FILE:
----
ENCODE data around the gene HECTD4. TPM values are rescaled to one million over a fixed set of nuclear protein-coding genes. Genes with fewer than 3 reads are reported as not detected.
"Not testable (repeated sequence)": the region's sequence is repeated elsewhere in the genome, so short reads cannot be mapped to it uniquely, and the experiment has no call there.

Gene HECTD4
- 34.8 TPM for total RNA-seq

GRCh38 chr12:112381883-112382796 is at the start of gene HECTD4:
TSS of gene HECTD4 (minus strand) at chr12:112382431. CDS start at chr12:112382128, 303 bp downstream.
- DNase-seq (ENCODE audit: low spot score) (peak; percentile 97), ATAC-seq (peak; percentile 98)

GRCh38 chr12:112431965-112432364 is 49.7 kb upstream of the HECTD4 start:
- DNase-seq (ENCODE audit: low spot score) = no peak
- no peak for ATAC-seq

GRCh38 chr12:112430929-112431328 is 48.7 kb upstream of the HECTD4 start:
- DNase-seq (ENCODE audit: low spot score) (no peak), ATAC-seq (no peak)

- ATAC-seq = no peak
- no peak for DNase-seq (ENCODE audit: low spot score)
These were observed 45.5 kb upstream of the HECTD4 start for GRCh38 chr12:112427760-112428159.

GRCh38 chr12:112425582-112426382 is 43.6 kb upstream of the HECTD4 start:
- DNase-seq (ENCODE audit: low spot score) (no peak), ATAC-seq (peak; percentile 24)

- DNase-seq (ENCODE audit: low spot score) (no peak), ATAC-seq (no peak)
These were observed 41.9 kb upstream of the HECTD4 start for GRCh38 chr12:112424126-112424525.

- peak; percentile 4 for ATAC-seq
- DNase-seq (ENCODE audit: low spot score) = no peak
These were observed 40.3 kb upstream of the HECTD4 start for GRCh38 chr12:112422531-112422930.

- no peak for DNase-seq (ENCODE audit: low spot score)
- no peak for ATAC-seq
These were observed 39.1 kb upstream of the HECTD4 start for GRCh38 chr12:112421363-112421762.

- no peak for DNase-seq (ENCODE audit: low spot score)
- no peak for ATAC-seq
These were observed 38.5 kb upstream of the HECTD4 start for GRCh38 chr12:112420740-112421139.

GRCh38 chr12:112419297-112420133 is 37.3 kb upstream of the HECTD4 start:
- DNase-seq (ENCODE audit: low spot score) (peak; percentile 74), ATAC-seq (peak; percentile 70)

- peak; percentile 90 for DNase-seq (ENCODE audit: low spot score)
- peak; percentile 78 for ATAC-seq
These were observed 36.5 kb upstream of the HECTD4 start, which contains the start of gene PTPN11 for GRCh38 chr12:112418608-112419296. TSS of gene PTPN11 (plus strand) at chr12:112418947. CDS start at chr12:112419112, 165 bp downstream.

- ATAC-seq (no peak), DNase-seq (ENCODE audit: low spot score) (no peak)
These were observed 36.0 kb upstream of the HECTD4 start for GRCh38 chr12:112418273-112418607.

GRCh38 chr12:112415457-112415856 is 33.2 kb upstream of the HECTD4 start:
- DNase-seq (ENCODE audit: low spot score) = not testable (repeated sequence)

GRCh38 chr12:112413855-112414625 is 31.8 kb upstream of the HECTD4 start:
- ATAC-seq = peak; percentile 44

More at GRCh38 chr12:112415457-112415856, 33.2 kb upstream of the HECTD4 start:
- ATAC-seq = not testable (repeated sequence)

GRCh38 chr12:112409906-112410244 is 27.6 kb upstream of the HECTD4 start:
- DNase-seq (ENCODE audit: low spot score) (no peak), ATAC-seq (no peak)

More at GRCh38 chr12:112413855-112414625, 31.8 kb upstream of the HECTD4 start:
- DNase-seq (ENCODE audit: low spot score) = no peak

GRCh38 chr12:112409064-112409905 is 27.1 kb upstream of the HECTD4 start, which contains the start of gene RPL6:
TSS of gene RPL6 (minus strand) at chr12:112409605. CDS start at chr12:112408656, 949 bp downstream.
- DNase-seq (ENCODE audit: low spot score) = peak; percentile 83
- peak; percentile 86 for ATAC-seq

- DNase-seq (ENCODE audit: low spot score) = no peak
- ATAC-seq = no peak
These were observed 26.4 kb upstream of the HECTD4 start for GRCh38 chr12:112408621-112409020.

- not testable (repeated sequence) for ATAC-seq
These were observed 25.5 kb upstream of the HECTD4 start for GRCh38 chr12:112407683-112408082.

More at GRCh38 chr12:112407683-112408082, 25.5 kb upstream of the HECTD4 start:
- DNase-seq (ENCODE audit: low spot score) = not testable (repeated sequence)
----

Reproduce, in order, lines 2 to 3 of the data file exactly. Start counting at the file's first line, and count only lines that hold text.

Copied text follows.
"Not testable (repeated sequence)": the region's sequence is repeated elsewhere in the genome, so short reads cannot be mapped to it uniquely, and the experiment has no call there.

Gene HECTD4